LONDON (Reuters) - Two British ministers condemned on Saturday EU leaders who privately voiced concerns over the nomination of Jean-Claude Juncker as EU Commission President but voted for him at a summit in Brussels, with one calling them cowards over the decision.
On Friday, EU heads of government outvoted British Prime Minister David Cameron with 26 leaders backing Juncker’s candidacy against Cameron and Hungarian Prime Minister Viktor Oban who both opposed the move.
British opposition to Juncker centered around fears that the former prime minister of Luxembourg and veteran deal-broker at EU summits lacks the will to overhaul the EU, with Cameron saying any reform attempts would now be “longer and tougher”.
Cameron, some of whose own ruling Conservative Party favor a British exit from the EU, has promised voters a referendum on leaving the bloc by 2017 - if he wins re-election next year.
But on Saturday, Health Secretary Jeremy Hunt condemned as cowards those heads of government who privately had reservations about Juncker’s appointment but in the end voted for him to head the executive which proposes and enforces EU laws.
“As a result of cowardice yesterday from other leaders who were not prepared to stand up in public and say the things they said in private, they’re going to have to work a lot harder to persuade the British people that Europe can be trusted with a proper reform agenda,” Hunt told Sky news.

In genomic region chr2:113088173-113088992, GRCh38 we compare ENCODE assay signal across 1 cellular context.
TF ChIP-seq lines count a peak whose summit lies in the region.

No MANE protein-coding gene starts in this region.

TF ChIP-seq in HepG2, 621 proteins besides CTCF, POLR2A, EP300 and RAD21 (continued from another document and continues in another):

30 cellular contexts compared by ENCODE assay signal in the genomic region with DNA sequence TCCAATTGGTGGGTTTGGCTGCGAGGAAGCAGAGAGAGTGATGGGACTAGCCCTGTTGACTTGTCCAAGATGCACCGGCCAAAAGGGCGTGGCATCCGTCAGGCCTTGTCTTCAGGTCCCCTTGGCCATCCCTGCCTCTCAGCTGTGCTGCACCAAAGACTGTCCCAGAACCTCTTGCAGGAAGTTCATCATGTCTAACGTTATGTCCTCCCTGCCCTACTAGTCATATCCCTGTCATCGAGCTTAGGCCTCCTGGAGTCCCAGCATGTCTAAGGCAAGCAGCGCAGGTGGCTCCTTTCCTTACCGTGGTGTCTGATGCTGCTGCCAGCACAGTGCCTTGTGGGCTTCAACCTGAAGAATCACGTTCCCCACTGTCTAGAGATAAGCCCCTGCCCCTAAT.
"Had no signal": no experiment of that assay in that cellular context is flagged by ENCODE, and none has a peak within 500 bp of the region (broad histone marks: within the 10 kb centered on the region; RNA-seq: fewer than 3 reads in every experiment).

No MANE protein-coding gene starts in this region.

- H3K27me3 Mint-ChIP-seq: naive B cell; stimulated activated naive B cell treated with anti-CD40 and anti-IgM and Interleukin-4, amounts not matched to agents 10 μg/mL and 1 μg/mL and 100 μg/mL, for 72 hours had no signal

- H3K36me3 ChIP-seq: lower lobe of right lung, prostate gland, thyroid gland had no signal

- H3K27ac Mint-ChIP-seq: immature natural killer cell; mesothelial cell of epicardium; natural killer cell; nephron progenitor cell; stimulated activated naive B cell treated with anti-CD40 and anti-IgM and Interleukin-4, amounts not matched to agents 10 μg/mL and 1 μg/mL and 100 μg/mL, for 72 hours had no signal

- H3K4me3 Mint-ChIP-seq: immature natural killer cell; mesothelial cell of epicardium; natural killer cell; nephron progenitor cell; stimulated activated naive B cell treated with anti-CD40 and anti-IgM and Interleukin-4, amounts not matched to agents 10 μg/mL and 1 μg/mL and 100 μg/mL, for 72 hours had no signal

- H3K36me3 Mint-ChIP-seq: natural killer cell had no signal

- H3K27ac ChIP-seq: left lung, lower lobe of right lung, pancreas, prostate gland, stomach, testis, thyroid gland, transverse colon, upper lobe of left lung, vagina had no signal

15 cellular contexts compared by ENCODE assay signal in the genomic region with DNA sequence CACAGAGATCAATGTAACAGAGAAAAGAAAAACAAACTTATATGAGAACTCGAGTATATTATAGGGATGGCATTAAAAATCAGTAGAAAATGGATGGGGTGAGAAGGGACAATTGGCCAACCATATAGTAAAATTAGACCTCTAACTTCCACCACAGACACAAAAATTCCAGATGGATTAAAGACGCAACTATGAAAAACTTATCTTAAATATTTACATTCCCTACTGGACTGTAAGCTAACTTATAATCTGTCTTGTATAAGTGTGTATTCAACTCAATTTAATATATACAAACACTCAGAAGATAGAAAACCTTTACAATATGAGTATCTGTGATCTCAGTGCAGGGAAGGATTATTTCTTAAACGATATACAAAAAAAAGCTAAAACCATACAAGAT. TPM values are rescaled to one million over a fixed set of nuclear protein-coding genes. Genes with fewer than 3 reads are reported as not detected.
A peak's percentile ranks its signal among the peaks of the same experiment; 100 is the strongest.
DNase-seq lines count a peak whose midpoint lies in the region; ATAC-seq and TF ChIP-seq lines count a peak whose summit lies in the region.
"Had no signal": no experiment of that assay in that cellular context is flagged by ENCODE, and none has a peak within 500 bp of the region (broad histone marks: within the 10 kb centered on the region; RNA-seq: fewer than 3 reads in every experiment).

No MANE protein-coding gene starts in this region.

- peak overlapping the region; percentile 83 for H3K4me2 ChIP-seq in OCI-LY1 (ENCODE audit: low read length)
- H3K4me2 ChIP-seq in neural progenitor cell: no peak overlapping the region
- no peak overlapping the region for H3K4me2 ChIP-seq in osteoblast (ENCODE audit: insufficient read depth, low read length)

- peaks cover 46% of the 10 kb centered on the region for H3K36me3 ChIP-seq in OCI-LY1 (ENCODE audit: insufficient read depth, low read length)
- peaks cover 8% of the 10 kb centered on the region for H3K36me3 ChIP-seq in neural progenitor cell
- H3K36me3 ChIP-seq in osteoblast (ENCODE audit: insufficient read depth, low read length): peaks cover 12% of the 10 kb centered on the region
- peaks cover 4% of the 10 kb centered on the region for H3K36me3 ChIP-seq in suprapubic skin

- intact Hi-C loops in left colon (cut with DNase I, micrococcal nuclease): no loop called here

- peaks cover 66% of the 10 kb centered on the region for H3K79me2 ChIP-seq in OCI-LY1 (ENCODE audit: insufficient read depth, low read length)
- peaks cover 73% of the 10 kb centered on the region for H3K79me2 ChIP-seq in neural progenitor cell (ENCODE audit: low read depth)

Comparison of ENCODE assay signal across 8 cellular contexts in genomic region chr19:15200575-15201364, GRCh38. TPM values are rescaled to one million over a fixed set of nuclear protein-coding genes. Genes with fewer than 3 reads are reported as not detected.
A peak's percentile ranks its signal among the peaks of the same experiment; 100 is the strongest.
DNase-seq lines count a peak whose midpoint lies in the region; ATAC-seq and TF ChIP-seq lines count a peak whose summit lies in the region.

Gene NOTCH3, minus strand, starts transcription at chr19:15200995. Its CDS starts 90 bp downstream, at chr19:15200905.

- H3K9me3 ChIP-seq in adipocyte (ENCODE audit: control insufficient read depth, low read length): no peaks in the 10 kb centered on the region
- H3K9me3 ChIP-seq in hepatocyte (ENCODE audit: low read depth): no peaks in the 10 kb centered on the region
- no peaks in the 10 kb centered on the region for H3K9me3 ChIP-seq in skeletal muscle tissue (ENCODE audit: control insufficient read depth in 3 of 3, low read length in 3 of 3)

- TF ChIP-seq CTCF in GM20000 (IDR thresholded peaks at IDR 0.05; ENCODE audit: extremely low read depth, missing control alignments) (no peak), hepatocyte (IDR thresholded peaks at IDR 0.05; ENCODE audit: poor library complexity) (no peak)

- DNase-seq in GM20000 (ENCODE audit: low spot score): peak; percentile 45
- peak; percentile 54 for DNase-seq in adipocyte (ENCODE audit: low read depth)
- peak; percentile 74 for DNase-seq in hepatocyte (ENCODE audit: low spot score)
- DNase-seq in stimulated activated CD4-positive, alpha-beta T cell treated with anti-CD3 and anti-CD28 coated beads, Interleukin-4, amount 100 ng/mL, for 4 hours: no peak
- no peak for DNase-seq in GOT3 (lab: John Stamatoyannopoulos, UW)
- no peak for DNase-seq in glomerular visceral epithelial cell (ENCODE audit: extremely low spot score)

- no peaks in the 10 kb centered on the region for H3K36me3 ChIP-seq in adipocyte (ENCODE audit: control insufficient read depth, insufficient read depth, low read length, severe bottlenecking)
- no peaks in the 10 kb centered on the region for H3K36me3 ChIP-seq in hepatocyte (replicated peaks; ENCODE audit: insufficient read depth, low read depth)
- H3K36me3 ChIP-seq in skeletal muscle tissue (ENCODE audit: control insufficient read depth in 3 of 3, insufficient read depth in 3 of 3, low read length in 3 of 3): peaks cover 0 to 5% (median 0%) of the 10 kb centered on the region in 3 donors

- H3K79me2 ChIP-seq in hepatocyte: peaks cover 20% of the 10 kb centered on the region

Britain’s ruling Conservatives face domestic pressure from Eurosceptic voters and have hemorrhaged support to the anti-EU UKIP party, which topped May’s European Union elections, pushing Cameron into third place.
Defense Secretary Philip Hammond also criticized those he said had told Britain they shared concerns over the direction of the 28-member bloc.
“We expect people to step up to the plate publicly,” he told Sky. “(I am) very disappointed that all those who indicated that they shared our concerns about the way Europe is heading didn’t stand up on the day and be counted.”
Juncker will now go before the European Parliament for a confirmation vote on July 16, where he is likely to win a majority of center-right and center-left lawmakers.
Reporting By Costas Pitas; editing by Ralph Boulton